"Can't be what you can't see," Cunningham says.

Surfing has long been a bro culture, but more photos of women surfing have encouraged more women to get in the water. Some have become photographers — lighter, more affordable cameras and the explosion of social media have helped women get their work seen.

João De Macedo surfs near Ocean Beach.
Sachi Cunningham

Back at Ocean Beach, Cunningham and De Macedo return to shore agreeing that it wasn't the best surf day. "We were hopeful we were gonna get a cover for Surfer Magazine, but ..." De Macedo laughs.

" ... Maybe not today," says Cunningham.

Cunningham has yet to get the cover — but she's got her sights set on something bigger anyway. Her goal is to continue shattering stereotypes and creating more possibilities for women on both sides of the lens.

Copyright 2020 NPR. To see more, visit https://www.npr.org.

MARY LOUISE KELLY, HOST:

Philando Castile, Tamir Rice, George Floyd - all Black men who died at the hands of police. But are there names missing from our collective memories, names of Black women who suffered the same fate - Michelle Cusseaux, Kayla Moore, Breonna Taylor? Remembering those names, too, that is part of the message behind the Say Her Name campaign, which was started by the African American Policy Forum. Kimberle Crenshaw is co-founder and executive director of the forum. She joins us now.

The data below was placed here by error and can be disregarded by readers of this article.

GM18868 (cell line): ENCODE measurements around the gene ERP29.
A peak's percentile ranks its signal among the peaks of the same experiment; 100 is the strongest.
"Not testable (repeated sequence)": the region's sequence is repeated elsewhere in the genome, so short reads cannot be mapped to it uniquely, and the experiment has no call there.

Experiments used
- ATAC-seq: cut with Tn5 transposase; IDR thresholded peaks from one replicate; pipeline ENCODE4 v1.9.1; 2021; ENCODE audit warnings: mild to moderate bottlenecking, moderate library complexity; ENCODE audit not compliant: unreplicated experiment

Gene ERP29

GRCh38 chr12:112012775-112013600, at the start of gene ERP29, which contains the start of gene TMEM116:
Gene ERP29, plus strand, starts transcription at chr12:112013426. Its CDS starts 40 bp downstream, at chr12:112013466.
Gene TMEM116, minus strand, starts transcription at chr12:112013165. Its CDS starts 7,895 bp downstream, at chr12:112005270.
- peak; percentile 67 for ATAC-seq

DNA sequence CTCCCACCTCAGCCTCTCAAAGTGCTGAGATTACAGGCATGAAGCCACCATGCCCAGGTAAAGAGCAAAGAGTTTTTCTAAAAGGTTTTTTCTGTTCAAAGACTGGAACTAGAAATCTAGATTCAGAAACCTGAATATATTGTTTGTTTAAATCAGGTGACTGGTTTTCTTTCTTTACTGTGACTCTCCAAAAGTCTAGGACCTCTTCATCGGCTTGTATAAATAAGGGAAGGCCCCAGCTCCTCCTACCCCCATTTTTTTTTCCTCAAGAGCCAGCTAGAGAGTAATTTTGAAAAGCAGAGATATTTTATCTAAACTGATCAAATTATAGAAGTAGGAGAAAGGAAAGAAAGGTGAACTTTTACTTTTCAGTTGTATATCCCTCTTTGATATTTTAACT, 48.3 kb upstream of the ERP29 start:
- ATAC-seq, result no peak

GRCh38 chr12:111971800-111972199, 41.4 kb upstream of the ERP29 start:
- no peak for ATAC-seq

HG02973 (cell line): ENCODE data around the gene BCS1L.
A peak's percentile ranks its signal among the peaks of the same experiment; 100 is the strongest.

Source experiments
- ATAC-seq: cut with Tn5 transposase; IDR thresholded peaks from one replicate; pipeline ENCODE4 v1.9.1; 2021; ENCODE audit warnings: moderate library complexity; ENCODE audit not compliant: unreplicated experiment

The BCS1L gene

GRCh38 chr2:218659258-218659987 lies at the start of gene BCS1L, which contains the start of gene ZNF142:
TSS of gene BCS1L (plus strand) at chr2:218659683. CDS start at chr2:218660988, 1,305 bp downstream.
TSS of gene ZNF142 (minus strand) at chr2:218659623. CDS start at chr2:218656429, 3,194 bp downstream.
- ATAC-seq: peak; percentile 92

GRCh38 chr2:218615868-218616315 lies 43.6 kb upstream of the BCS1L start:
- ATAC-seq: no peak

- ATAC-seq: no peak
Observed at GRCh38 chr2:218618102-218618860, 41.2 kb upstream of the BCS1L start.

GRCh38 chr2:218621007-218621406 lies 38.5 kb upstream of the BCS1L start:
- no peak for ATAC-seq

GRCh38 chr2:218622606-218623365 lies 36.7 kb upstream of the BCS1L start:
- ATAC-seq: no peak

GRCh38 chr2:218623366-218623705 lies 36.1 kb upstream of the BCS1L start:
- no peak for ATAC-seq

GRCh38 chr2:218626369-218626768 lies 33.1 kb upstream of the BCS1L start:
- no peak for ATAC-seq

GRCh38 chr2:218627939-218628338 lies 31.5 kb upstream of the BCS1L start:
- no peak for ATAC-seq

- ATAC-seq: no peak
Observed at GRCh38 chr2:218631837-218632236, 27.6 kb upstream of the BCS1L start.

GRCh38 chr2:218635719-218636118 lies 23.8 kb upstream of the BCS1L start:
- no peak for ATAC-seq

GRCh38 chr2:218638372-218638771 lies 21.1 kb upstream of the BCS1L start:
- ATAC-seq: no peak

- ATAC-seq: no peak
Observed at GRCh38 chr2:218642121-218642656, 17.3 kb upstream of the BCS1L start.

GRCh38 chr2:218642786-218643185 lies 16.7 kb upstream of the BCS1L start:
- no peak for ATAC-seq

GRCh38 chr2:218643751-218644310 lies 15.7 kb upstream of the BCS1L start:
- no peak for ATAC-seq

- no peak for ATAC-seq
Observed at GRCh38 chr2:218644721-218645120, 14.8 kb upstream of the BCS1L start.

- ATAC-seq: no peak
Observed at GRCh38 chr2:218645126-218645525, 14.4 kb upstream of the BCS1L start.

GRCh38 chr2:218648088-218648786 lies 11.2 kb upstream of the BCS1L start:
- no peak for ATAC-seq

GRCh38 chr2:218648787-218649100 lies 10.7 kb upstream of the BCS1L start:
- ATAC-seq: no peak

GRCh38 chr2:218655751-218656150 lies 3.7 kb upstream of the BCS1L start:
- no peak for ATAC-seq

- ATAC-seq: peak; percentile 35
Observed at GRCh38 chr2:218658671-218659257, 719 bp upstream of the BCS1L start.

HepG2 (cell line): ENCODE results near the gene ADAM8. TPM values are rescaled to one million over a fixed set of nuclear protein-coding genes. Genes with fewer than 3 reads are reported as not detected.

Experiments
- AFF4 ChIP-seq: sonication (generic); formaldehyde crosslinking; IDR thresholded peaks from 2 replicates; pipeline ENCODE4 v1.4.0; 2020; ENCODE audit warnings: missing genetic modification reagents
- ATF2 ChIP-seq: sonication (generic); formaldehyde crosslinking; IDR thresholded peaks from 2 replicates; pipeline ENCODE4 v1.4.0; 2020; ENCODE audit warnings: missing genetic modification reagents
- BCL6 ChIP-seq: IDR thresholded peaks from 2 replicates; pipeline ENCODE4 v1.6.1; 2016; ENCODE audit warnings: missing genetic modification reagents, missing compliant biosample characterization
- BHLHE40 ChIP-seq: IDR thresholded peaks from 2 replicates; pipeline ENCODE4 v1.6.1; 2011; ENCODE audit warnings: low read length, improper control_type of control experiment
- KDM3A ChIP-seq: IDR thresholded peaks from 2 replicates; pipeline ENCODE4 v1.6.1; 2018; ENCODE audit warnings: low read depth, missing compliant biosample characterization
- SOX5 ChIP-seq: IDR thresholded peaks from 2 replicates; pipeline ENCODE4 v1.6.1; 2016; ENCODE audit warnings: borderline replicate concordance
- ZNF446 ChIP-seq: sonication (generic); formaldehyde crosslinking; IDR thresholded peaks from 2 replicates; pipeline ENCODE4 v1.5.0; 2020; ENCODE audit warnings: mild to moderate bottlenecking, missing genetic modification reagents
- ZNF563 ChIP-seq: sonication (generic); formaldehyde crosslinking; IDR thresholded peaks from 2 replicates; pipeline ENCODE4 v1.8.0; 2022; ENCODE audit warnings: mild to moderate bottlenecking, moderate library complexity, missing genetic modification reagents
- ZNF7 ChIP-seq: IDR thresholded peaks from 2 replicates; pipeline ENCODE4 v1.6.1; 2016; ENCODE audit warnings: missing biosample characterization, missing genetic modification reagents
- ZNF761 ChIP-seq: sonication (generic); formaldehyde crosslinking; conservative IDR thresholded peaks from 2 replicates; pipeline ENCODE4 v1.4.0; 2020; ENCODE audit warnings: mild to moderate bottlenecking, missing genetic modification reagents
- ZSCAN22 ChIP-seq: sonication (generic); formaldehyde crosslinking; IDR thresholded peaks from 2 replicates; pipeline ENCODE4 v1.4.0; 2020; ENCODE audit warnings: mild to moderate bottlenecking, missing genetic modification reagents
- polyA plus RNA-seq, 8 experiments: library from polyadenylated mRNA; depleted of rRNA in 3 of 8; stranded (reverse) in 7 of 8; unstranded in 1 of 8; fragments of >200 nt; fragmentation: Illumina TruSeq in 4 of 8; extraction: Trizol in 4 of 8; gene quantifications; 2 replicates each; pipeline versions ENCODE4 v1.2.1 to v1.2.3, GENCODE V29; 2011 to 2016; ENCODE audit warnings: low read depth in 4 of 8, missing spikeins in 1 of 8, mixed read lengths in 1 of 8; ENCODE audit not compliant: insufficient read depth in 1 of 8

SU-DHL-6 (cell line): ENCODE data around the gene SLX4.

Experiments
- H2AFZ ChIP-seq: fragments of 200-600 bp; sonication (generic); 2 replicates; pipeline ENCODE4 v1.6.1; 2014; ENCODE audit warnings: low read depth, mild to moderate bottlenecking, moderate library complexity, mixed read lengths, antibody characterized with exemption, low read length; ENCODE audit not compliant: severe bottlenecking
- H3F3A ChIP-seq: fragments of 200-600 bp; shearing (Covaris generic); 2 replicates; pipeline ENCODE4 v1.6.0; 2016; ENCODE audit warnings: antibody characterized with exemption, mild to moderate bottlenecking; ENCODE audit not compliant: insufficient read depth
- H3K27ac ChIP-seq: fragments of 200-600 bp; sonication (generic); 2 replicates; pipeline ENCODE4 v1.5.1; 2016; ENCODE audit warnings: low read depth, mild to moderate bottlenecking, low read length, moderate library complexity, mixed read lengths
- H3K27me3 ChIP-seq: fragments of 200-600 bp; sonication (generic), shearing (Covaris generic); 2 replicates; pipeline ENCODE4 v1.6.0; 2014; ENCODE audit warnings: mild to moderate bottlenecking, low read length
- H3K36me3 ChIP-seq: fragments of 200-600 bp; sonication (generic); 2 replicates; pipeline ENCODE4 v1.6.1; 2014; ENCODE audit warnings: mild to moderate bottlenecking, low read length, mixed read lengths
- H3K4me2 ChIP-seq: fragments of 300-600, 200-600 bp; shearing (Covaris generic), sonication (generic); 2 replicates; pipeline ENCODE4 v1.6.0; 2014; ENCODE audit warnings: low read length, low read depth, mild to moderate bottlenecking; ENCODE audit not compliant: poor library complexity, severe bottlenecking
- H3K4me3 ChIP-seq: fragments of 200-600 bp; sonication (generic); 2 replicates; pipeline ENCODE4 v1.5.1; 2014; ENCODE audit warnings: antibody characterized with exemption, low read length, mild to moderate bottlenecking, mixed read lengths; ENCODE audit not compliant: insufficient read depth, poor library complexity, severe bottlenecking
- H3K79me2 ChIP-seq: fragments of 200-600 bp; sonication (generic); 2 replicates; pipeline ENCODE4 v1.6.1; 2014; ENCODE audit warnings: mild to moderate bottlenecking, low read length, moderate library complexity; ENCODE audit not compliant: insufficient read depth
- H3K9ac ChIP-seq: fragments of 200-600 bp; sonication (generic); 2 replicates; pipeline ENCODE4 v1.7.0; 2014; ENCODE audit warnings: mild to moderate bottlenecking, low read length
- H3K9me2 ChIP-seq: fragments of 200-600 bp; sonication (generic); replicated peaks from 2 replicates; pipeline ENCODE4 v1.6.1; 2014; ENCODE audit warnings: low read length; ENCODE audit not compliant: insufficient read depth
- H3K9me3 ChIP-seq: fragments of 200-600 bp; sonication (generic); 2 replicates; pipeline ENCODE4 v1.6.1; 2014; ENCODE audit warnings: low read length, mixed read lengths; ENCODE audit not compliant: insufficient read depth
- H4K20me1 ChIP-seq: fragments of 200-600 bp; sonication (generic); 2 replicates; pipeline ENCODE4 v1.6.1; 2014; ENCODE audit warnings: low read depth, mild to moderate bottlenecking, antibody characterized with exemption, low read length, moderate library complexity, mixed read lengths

Professor Crenshaw, welcome.

KIMBERLE CRENSHAW: Thanks for having me.

KELLY: So that last name I read there, Breonna Taylor, has been front and center in the racial justice protests over these last several weeks. But in general, you would argue women have been largely missing from our national conversation about race and police.

CRENSHAW: Oh, absolutely. Black women have been killed in many of the same circumstances as their brothers, fathers and sons. They've been killed driving while Black, being in their homes while Black, having mental crises while Black. And their losses just haven't registered in the same way. So Say Her Name is trying to raise awareness by insisting that we say their names because if we can say their names, we can know more about their stories.

KELLY: And I want to stress it's obviously not just names. It's the people who bore those names. People might be less familiar with the other two names that I mentioned. Remind us just briefly, if you would, who Michelle Cusseaux was and Kayla Moore.

CRENSHAW: So Michelle Cusseaux was an African American woman who was killed in her home when the police were called on a mental health pickup order. And rather than the police de-escalating the situation, one officer decided that he was going to breach the perimeter of her home. He encountered her inner vestibule while reportedly she was changing her locks. He said he saw a hammer in her hand, and the look in her eyes made him fear for his life, so he shot her through the heart within less than a few seconds of encountering her.